One of Your Greatest Marketing Tools: The Holiday Card

Throughout my career, Skip Cohen has always been one of my greatest mentors and inspirations. He has been in the photographic industry since 1970, when he began his 17 1/2 years with Polaroid's R&...

Throughout my career, Skip Cohen has always been one of my greatest mentors and inspirations. He has been in the photographic industry since 1970, when he began his 17 1/2 years with Polaroid’s R&D team. Since then, he has held numerous other leadership positions in the industry, written 5 books on photography, garnered many awards, and founded GoingPro and Marketing Essentials International, and kicked off Skip’s Summer School. He’s also an all-around joy to work with. Skip has graced us in the past with his advice for garnering sponsorship, and I’m happy to have him today for a special post to help prepare us for the holiday season! P.S. Thanks for the kind words about my holiday cards, Skip :)

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Post + Photo by Skip Cohen

Now is the time to start thinking about your holiday cards, and you want to make sure you get it right this year. Why? There are few things worse than a photographer buying a box of Hallmark cards at holiday time! There is no better way to show your work than on your own cards and stationery

While they may seem like clichés, holiday cards can impact your business. Why, as a photographer, would you buy your holiday cards and stationery in card shops, instead of utilizing one of your own images? Think about it for a second. What better way to demonstrate your abilities and to market your work than to use one of your own images on a card? It’s easy, it’s a soft sell and your own logo and business information on the back of the card tells people a lot more than a bar code! Plus, it shows you have pride in your own work!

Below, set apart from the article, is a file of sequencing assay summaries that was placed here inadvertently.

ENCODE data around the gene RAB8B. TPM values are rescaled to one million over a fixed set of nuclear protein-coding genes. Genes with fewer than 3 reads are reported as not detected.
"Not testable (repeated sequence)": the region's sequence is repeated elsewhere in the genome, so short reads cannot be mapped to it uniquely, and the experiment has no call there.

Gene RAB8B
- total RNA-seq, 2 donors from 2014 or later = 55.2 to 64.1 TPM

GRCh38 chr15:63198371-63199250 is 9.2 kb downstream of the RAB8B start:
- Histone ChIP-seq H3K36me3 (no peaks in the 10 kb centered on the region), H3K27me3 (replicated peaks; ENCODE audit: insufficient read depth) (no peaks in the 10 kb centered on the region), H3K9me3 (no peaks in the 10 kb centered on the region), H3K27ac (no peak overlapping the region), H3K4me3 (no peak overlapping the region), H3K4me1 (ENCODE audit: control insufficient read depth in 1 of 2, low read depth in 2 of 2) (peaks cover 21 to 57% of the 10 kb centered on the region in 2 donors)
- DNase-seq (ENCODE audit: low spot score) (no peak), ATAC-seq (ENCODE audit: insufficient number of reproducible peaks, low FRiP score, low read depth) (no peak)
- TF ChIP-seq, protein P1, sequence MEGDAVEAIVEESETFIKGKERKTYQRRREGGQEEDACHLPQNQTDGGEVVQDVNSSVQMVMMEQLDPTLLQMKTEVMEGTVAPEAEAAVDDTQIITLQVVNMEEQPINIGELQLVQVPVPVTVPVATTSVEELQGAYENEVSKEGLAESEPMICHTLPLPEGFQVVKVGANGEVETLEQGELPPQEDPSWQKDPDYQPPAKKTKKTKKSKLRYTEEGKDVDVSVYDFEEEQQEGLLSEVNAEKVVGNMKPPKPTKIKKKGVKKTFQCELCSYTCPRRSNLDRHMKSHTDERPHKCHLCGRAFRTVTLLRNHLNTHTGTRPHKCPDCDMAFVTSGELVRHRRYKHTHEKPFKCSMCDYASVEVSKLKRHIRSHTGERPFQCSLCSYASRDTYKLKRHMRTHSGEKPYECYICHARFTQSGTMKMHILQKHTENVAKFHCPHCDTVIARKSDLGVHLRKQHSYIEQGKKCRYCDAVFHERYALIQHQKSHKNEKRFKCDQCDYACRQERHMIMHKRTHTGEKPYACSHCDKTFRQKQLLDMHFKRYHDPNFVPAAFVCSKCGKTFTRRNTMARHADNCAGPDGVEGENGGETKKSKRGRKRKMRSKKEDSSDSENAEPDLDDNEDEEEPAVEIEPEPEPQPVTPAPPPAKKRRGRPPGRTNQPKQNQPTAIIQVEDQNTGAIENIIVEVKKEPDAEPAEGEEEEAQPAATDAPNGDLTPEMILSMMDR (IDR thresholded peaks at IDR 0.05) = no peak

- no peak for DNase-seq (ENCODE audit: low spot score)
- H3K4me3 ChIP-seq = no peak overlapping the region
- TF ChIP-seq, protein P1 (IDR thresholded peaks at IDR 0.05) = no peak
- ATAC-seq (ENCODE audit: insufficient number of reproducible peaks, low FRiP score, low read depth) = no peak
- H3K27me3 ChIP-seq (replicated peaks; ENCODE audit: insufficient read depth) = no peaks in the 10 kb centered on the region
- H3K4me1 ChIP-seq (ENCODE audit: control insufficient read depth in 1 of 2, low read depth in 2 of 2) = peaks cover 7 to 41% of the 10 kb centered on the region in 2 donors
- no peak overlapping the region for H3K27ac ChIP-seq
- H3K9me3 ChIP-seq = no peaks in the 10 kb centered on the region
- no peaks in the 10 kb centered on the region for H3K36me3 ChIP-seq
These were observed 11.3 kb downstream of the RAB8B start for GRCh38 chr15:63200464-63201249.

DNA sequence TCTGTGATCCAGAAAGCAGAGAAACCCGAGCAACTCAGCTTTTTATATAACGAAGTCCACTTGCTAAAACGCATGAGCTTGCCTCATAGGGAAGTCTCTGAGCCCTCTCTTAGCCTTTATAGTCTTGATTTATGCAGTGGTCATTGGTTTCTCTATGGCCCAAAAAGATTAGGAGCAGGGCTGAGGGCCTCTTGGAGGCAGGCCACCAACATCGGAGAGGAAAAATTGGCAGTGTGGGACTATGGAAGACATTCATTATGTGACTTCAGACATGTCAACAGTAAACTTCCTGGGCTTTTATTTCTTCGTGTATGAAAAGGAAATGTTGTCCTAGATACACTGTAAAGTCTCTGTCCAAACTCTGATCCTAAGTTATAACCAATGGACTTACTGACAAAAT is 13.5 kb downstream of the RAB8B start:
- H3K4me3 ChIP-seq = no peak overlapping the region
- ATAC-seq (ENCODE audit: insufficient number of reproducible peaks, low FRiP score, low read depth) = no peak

Catherine Hall produces one of the most beautiful cards year after year. She also wins best positioning of her logo and contact information on the back of the card. Australian photographer Marcus Bell typically features his staff in the card. He also sends out beautifully signed prints to a handful of industry people who he’s worked with during the year – another nice touch. I have one of his images framed over my desk right now and it’s become a cherished piece of art in my home.

However, the card I hold my breath waiting for each year is from Bleu Cotton and Allison Pierce. They’ve made their sense of humor into an artform and it will some day be declared a national treasure! In past years they’ve been featured in the card with Bleu as Santa, Allison as an elf, and their son, Fisher, now upstages both of them! If Fisher plays his cards right and listens to everything Mom and Dad teach him about life and laughter, we’ll see him doing standup on the Tonight Show in twenty years!

Okay, so there’s one point here: Take the time before it’s too late, and choose an image for your own cards. Helen Yancy uses a beautiful watercolor image on her thank-you notes. Bambi Cantrell has used several of her very best wedding images. Barbara Smith creates her own stationery with absolutely stunning Auratones. She’s even written two books about using your images for not only your stationery, but a long list of products for your clients.

Once in a while I even try and practice what I preach, using three images from a portrait session with Bambi Cantrell of me with Molly the Wonder Dog for one year’s card.

Whether the economy was tough or not, the issue would still be the same – it takes a constant effort to keep your name out there with the public. Most of you are sitting on a gold mine of your own images and barely take advantage of the real asset they could be as a marketing tool! Show your confidence in your own work and when people turn the card over to look for the Hallmark label, how terrific it would be if they saw your name instead!


How can a photographer with no real world experience in card or stationary design, start using this opportunity?

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